It depends on your local ATM I guess, but just for fun, next time you can't get a balance before withdrawing, try to take out more money than you have (if the ATM limit is high enough) and you'll have the answer. They will put a negative balance in your bank account and call you to complain a few days later.

This happened to a friend of mine who was sure the ATM was broken so he kept taking money out. Tsk tsk. Beating the bank - not possible!

Re:Erm... (1)

d4fseeker (1896770) | more than 2 years ago | (#38590812)

Well it's not very surprising considering that at least a Diebold I saw was running Windows 2k and seemingly without ECC-RAM since it kept blue-screening with the same tell-tale message over and over, ran through BIOS, booted up, tried loading it's user interface and eventuelly the cycle began anew...
I'm astonished they manage to keep the things from blowing up all by themselves

Re:Erm... (1)

lucm (889690) | more than 2 years ago | (#38590962)

Well it's not very surprising considering that at least a Diebold I saw was running Windows 2k and seemingly without ECC-RAM since it kept blue-screening with the same tell-tale message over and over, ran through BIOS, booted up, tried loading it's user interface and eventuelly the cycle began anew...

I'm astonished they manage to keep the things from blowing up all by themselves

Your [tax money|banking fees|retailer premium] at work!

Re:Erm... (1)

The Archon V2.0 (782634) | more than 2 years ago | (#38590954)

Best case scenario yes, the network is up. But what if the network is down? Do you lock out the customer?

Last time I was at a Scotiabank that's exactly what they did. Some part of their network went down, all the ATMs were shut down. No idea how big the outage was, but I know for sure the ATMs were nonfunctional. The in-bank ones were even powered off.

Re:Erm... (0)

Anonymous Coward | more than 2 years ago | (#38589932)

I think they'd blow the machine loose for the cash and the data, if any, would be a bonus.

Re:Erm... (2)

cruff (171569) | more than 2 years ago | (#38589936)

Who the hell steals an ATM out of the wall to get customer data?

Presumably the real reason for ripping it out of the wall is to get to the cash contained therein. According to TFA, the more refined thieves install some malware on the ATM which is running Windows XP or OS/2 that gathers the information and saves it to an encrypted file on storage local to the ATM, then they read out the encrypted file later. In the virutalization scheme, the ATMs become a thin client only responsible for updating the display and sending key presses and card information back to the centralized VM. Of course, this does not appear to prevent someone from adding some hardware to piggy back on the card reader and keyboard and save it to memory in the skimming device itself.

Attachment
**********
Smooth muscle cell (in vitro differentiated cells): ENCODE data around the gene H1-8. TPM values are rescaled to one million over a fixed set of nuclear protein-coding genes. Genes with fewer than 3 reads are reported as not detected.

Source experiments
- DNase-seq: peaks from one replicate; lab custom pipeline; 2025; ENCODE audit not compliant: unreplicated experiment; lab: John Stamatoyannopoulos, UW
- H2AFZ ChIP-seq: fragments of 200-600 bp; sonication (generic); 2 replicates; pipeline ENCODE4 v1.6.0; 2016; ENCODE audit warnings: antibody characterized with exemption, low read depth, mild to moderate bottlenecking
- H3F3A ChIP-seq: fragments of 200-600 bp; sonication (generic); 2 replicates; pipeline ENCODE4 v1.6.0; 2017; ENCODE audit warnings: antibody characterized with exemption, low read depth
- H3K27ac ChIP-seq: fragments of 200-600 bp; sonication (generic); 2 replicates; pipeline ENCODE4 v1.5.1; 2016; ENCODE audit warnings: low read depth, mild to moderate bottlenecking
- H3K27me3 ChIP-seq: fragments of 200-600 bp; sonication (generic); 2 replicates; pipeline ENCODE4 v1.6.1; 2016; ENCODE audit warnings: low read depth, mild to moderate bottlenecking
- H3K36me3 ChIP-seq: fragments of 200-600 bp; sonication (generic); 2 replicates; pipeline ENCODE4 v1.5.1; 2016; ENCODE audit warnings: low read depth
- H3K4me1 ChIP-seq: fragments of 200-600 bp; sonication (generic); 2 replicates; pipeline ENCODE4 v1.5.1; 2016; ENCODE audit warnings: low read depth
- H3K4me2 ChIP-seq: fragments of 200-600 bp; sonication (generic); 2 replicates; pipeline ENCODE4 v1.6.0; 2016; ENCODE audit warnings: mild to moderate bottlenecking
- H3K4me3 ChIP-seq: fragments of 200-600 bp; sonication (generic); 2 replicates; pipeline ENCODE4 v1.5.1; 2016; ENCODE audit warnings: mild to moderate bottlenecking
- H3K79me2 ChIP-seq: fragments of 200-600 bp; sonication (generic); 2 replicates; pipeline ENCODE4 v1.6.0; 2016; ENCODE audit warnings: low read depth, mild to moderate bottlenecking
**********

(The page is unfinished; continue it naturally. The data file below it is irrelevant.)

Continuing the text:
Re:Erm... (1)

d4fseeker (1896770) | more than 2 years ago | (#38590830)

And that's exactly what they mean when they tell you about everyone saving money through virtualization...
Even the skimmers now only need virtualized skimming devices instead of actually having to produce them...

Re:Erm... (1)

elrous0 (869638) | more than 2 years ago | (#38590038)

Also, who the hell was storing any significant customer data on the ATMs in the first place?

That's exactly what struck me about the summary. What's "novel" about an ATM being networked into a central server where the data is stored? I thought they were ALWAYS like that (long before the modern consumer internet even existed). Even back in the 70's I remember them being networked to the bank's central server.

Re:Erm... (-1)

Anonymous Coward | more than 2 years ago | (#38590042)

I think that Diebold has been successful over other brands of ATM and voting machines due to their close connections with the political parties in power. They think of the parties first, rather than Triton or NCR, who think instead of the company itself first. I think that by catering to the needs of the political parties rather than to the company, they are more successful.

An example is the voter fraud. Diebold wanted to help out their friends in power, whereas the other machines just wanted to make a reliable product. I think this is why Diebold is far and away the most successful ATM machine and voting machine producer.

Secondly, and more importantly, there's a growing issue apart from the first one. This has to do with special situation within human culture. You see, from the very beginning ducks have ruled the world. Yes, ducks. Yellow sitting ducks like you have in your bath tub. Diebold, Tranax, Chase... all really started and owned by ducks. George W. Bush was elected to work as a supposed President of the USA because the ducks thought humans would not be ready for a duck-run country. So while George Bush spoke words like "is", "our", "children" and "learning" to the human public, all the Congressional orders came from the ducks. This is one of the basic misunderstands people have about USA world.

In conclusion, Diebold will always be a successful ATM company. They put the government and politics first, and this is a key method by which they retain their market share.

Re:Erm... (2)

RemyBR (1158435) | more than 2 years ago | (#38590236)

Exactly what I was thinking. Here in Brazil these kinds of ATM robbering using explosives make the news at least once a week, but I can't remember hearing even once that they were after customer data. Actually I ever thought that the ATMs were more like dumb terminals to start with. There's no need to store any kind of customer data on them.